DILLIS L. HART, M.D.,
CONTINENTAL INSURANCE COMPANY,
Barbara Wardrip appeals from the district court's dismissal under Fed. R. Civ. P. 12(b)(6) of her garnishment action against Continental Insurance Company. See Wardrip v. Hart, 28 F. Supp. 2d 1213 (D. Kan. 1998). Wardrip contends that the district court erred in allowing Continental to file a late answer, and correspondingly, not granting her a default judgment, and by holding that Continental was not liable to her for punitive damages awarded in her underlying action against Continental's insured, Dr. Dillis Hart. Finding no error in the district court's decisions, we affirm.
Wardrip's garnishment action arose from her medical malpractice lawsuit filed in the district court against Hart. In that case, a jury awarded her $900,000 in compensatory damages, reduced by the district court to $850,000, and $200,000 in punitive damages. The court also awarded her $2,000 as a sanction against Hart for failure to comply with a discovery order. As Hart's insurer, Continental paid the $850,000 in compensatory damages. Wardrip then filed this garnishment action against Continental by serving an order of garnishment on the Kansas Commissioner of Insurance, as provided by Kan. Stat. Ann. § 40-218. As allowed by the statute, Continental was ordered to file an answer within forty days. After the forty days had passed without an answer, Wardrip moved for a default judgment. The district court denied Wardrip's motion and granted Continental's motion to file an answer out-of-time. Following Wardrip's reply and traverse to its answer, Continental moved to dismiss the garnishment action under Rule 12(b)(6) on the basis that Kansas law prohibited insurance coverage for both the punitive damages and the discovery sanction. The district court agreed and granted Continental's motion.
On appeal, Wardrip first argues that the district court should have granted her motion for default judgment. The district court found that Continental's failure to timely answer was due to excusable neglect, see Fed. R. Civ. P. 6(b), because the responsible official at Continental did not have actual notice of the order of garnishment until after Wardrip filed her default motion (apparently due to Continental's moving its offices and merging with another insurer), it timely thereafter moved to file an answer out-of-time, there was no evidence of bad faith by Continental, and Wardrip had not shown she was prejudiced by Continental's delayed answer. We review the district court's decision granting Continental's motion to file its answer out-of-time because of excusable neglect for an abuse of discretion. See Panis v. Mission Hills Bank, N.A., 60 F.3d 1486, 1494 (10th Cir. 1995); City of Chanute v. Williams Natural Gas Co., 31 F.3d 1041, 1045 (10th Cir. 1994).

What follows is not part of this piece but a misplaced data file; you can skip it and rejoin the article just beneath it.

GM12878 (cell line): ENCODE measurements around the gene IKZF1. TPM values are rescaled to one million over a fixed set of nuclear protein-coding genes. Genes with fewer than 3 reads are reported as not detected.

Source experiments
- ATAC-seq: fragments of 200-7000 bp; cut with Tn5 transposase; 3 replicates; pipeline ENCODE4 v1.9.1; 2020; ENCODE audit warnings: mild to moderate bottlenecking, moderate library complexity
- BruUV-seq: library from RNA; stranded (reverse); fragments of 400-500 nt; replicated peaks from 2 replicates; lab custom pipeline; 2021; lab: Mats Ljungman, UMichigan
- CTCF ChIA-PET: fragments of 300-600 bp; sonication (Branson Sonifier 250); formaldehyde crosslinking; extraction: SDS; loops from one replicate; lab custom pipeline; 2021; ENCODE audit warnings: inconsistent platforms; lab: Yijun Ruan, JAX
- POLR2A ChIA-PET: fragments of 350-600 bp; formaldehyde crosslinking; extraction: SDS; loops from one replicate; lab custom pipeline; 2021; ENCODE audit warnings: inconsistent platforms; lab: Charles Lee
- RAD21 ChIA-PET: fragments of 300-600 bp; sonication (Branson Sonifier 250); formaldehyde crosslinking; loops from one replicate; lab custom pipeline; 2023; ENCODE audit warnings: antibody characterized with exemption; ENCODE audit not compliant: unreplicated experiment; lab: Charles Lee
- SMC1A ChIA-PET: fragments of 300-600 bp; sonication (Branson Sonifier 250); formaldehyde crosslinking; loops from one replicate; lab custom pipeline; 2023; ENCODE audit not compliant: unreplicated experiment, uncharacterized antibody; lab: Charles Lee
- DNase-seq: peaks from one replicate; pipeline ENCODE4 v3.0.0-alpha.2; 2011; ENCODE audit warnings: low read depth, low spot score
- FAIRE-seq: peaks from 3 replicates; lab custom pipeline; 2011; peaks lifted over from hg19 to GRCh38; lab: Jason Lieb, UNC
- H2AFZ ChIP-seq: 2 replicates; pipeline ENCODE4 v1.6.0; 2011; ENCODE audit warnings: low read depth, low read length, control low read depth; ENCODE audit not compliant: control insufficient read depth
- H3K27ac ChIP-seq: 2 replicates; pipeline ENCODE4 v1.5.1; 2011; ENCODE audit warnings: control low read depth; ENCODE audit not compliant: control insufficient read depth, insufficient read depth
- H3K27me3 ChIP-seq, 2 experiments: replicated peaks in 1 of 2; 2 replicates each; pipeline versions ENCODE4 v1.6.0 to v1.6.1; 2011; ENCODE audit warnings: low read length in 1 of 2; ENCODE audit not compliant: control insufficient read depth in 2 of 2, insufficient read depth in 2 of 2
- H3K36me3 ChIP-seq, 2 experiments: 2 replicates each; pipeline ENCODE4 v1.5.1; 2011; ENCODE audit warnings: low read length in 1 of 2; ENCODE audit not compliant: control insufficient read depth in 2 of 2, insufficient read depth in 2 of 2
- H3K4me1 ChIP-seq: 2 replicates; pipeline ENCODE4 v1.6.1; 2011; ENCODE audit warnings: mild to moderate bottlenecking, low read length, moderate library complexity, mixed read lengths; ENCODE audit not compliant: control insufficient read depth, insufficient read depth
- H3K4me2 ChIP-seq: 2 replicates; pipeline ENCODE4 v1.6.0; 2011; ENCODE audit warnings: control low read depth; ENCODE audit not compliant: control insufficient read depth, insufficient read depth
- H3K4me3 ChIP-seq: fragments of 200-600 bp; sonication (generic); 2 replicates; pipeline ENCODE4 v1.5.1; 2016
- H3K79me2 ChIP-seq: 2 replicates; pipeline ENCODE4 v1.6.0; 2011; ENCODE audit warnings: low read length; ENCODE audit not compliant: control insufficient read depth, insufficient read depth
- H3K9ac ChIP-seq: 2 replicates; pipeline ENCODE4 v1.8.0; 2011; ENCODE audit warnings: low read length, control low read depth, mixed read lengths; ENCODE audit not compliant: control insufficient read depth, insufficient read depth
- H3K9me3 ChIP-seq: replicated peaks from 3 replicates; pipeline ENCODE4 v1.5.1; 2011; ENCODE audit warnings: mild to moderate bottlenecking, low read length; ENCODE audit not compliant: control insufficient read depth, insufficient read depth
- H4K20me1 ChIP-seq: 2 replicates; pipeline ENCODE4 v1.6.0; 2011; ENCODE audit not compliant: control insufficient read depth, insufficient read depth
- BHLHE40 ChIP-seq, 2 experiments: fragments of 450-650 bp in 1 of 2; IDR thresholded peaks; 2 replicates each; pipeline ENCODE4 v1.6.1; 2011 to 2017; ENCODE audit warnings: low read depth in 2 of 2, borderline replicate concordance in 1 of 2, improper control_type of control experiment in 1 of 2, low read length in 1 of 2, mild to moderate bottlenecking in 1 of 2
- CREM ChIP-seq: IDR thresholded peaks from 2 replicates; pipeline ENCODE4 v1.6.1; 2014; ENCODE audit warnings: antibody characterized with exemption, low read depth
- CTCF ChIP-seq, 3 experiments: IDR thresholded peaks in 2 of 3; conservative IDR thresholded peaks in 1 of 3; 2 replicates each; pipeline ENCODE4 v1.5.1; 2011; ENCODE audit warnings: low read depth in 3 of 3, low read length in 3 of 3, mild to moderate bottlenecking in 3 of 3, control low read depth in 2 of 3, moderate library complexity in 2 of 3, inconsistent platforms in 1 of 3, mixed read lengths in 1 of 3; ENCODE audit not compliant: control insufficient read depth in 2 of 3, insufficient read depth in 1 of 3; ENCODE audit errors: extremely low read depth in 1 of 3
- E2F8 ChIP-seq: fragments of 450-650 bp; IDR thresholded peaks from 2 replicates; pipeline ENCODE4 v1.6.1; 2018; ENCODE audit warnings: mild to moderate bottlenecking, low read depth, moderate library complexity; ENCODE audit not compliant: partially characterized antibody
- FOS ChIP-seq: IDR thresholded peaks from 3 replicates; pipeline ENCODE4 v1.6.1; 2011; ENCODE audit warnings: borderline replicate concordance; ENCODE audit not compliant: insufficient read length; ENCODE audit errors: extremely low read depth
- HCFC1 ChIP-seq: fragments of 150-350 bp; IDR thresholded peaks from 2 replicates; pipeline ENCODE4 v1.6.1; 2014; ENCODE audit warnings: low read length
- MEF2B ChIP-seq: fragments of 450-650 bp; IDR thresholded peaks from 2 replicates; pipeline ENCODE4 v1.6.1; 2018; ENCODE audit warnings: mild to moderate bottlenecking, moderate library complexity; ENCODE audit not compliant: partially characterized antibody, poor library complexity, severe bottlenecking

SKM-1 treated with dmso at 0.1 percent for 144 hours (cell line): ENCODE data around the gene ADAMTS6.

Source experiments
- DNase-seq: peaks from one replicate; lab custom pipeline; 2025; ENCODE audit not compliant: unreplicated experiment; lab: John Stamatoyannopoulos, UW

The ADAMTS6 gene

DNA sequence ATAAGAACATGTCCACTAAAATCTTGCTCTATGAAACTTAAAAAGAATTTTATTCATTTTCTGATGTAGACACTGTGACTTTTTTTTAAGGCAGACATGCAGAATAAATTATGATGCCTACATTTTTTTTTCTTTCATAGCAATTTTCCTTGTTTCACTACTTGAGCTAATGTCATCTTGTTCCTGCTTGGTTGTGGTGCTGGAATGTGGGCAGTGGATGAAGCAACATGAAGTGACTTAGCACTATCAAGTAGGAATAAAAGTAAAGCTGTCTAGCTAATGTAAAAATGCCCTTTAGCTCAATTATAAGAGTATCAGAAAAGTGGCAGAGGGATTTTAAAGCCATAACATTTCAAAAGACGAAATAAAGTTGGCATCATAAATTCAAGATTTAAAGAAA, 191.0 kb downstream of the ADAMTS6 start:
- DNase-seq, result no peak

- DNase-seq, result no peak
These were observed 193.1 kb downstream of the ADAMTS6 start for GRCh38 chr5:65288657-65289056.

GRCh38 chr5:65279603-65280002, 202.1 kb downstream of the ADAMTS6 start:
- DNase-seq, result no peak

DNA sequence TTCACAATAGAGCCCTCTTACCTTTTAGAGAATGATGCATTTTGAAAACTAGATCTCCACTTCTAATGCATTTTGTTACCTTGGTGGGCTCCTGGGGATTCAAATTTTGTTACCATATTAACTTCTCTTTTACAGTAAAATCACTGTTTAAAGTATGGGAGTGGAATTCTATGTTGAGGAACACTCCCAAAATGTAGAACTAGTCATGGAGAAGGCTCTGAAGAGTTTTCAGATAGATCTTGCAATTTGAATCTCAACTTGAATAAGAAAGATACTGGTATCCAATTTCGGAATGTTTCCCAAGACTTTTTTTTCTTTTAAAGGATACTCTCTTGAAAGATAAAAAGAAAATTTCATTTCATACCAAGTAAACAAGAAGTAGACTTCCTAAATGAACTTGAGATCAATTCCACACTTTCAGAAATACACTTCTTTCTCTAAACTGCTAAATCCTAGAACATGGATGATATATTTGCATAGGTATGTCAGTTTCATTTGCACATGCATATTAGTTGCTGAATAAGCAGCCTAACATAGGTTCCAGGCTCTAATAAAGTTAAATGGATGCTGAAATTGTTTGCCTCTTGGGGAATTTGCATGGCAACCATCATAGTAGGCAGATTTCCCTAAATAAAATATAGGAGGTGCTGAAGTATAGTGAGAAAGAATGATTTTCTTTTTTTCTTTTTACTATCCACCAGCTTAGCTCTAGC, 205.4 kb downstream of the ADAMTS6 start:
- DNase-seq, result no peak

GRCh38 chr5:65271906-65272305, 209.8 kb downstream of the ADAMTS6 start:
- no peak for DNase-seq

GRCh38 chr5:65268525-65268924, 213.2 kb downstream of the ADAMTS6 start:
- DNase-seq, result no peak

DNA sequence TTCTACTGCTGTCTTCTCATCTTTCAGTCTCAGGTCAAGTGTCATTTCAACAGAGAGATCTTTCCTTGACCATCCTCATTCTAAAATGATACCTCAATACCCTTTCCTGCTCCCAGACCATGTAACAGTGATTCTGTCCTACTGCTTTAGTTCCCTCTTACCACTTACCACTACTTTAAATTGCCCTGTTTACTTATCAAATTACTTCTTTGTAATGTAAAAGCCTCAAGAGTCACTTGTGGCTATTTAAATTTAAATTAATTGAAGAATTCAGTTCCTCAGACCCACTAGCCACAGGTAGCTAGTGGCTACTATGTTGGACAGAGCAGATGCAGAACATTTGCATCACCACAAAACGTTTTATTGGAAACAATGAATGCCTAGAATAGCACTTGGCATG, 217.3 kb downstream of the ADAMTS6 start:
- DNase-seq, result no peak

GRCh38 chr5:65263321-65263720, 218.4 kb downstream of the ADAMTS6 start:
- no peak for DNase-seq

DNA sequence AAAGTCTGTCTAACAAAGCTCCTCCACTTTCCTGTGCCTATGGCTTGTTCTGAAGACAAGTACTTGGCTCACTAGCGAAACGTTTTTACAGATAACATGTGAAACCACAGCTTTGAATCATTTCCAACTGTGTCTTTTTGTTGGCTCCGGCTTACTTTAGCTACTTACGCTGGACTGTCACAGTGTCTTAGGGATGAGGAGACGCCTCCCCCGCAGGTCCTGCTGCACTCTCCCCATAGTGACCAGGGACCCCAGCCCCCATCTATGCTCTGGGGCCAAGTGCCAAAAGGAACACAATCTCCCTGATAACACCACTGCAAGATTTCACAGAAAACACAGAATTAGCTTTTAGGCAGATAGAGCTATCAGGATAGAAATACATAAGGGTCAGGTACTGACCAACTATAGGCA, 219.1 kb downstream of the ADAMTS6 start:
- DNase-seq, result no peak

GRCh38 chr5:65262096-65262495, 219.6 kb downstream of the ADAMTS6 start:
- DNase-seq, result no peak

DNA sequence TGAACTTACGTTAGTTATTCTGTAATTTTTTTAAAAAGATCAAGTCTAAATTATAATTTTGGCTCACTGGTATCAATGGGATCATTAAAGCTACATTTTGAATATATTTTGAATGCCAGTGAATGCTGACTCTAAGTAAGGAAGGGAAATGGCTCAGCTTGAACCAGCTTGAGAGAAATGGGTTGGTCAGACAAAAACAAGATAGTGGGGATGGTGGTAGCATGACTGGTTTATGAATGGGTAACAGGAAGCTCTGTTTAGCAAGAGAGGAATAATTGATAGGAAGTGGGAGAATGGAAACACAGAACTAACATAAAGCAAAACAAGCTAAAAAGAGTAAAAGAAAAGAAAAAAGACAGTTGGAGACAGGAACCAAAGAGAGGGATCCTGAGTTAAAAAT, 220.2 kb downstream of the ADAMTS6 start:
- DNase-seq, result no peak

In determining whether neglect was excusable, courts consider four factors: "'the danger of prejudice to [the nonmoving party], the length of the delay and its potential impact on judicial proceedings, the reason for the delay, including whether it was within the reasonable control of the movant, and whether the movant acted in good faith.'" Id. at 1046 (quoting Pioneer Inv. Servs. Co. v. Brunswick Assocs. Ltd. Partnership, 507 U.S. 380, 395 (1993)). Wardrip argues only that the reason for the delay--Continental's negligence--should not be excused. She does not demonstrate that she was prejudiced by the delay, that the delay caused any negative impact on the case, or that Continental acted in bad faith. We see no abuse of discretion in the court's allowing Continental to file its answer out-of-time and denying her motion for default judgment.